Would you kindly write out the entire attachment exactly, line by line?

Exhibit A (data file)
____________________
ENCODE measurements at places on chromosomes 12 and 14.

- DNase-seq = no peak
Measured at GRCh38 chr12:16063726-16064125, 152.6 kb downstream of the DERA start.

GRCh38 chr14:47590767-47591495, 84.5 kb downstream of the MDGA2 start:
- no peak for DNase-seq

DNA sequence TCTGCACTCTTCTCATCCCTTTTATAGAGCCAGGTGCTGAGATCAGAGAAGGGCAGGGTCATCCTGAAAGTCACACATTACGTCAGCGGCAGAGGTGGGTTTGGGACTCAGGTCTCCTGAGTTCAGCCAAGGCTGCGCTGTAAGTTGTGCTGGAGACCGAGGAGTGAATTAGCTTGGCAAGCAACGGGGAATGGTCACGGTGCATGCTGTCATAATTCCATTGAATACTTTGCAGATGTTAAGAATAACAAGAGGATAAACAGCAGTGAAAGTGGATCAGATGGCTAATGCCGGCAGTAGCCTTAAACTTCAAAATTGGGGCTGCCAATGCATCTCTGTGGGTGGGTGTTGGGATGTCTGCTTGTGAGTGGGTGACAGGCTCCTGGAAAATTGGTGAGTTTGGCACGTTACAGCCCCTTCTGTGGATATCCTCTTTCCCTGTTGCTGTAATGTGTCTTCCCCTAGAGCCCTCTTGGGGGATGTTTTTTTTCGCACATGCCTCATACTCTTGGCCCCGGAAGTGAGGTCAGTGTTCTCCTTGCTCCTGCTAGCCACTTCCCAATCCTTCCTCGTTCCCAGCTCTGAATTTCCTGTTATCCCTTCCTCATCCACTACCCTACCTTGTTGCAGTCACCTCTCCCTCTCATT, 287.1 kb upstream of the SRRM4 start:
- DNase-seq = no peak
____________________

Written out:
ENCODE measurements at places on chromosomes 12 and 14.

- DNase-seq = no peak
Measured at GRCh38 chr12:16063726-16064125, 152.6 kb downstream of the DERA start.

GRCh38 chr14:47590767-47591495, 84.5 kb downstream of the MDGA2 start:
- no peak for DNase-seq

DNA sequence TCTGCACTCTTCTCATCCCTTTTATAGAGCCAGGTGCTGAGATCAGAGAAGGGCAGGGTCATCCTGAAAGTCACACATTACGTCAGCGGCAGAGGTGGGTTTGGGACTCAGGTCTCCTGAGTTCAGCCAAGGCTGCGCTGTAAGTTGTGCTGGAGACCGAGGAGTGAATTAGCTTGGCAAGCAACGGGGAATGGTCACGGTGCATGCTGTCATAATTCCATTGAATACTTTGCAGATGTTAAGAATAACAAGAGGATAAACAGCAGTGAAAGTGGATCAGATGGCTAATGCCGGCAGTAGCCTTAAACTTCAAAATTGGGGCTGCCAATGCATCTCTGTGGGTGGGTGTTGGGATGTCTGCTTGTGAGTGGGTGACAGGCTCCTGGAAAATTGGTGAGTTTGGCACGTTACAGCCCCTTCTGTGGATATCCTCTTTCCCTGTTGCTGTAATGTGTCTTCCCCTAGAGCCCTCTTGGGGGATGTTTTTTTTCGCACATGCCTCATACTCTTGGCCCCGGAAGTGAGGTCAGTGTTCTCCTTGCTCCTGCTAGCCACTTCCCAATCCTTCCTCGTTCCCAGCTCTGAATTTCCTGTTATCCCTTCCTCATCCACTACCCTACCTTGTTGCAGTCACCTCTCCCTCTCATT, 287.1 kb upstream of the SRRM4 start:
- DNase-seq = no peak